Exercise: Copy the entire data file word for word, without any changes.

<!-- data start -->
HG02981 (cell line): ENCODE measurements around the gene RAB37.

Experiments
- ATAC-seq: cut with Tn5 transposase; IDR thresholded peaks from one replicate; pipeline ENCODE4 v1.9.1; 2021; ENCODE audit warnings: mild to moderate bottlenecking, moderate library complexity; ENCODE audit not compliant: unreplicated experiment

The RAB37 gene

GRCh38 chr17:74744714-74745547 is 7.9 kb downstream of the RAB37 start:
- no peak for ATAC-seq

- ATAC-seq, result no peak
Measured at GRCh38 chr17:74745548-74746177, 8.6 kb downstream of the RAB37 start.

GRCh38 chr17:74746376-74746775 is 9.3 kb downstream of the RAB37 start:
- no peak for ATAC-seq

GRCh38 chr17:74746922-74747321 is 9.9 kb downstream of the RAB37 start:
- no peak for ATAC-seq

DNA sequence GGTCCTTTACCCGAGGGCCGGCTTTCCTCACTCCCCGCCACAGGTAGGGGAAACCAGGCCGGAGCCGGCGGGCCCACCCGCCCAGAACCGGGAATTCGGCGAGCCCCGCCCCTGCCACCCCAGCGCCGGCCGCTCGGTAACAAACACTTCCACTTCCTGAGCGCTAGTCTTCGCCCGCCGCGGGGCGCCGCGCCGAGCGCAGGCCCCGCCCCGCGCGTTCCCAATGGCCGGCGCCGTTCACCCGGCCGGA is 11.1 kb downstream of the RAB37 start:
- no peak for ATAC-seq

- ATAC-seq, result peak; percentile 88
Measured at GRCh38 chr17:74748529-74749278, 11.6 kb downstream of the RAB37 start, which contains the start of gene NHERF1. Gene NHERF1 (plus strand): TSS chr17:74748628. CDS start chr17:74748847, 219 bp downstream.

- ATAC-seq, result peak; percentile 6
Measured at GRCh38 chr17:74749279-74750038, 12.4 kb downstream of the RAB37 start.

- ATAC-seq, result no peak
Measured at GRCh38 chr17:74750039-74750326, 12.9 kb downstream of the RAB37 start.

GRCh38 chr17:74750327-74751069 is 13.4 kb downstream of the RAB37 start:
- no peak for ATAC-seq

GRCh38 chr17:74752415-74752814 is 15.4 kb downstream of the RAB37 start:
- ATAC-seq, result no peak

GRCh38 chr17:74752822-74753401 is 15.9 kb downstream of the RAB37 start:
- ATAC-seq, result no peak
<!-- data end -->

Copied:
HG02981 (cell line): ENCODE measurements around the gene RAB37.

Experiments
- ATAC-seq: cut with Tn5 transposase; IDR thresholded peaks from one replicate; pipeline ENCODE4 v1.9.1; 2021; ENCODE audit warnings: mild to moderate bottlenecking, moderate library complexity; ENCODE audit not compliant: unreplicated experiment

The RAB37 gene

GRCh38 chr17:74744714-74745547 is 7.9 kb downstream of the RAB37 start:
- no peak for ATAC-seq

- ATAC-seq, result no peak
Measured at GRCh38 chr17:74745548-74746177, 8.6 kb downstream of the RAB37 start.

GRCh38 chr17:74746376-74746775 is 9.3 kb downstream of the RAB37 start:
- no peak for ATAC-seq

GRCh38 chr17:74746922-74747321 is 9.9 kb downstream of the RAB37 start:
- no peak for ATAC-seq

DNA sequence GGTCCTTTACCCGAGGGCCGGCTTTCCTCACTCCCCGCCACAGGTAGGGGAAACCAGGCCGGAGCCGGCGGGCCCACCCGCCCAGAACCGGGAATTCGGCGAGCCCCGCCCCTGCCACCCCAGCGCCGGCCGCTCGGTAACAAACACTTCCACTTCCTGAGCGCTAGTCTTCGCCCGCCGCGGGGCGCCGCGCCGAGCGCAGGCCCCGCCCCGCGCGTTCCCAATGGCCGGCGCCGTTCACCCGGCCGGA is 11.1 kb downstream of the RAB37 start:
- no peak for ATAC-seq

- ATAC-seq, result peak; percentile 88
Measured at GRCh38 chr17:74748529-74749278, 11.6 kb downstream of the RAB37 start, which contains the start of gene NHERF1. Gene NHERF1 (plus strand): TSS chr17:74748628. CDS start chr17:74748847, 219 bp downstream.

- ATAC-seq, result peak; percentile 6
Measured at GRCh38 chr17:74749279-74750038, 12.4 kb downstream of the RAB37 start.

- ATAC-seq, result no peak
Measured at GRCh38 chr17:74750039-74750326, 12.9 kb downstream of the RAB37 start.

GRCh38 chr17:74750327-74751069 is 13.4 kb downstream of the RAB37 start:
- no peak for ATAC-seq

GRCh38 chr17:74752415-74752814 is 15.4 kb downstream of the RAB37 start:
- ATAC-seq, result no peak

GRCh38 chr17:74752822-74753401 is 15.9 kb downstream of the RAB37 start:
- ATAC-seq, result no peak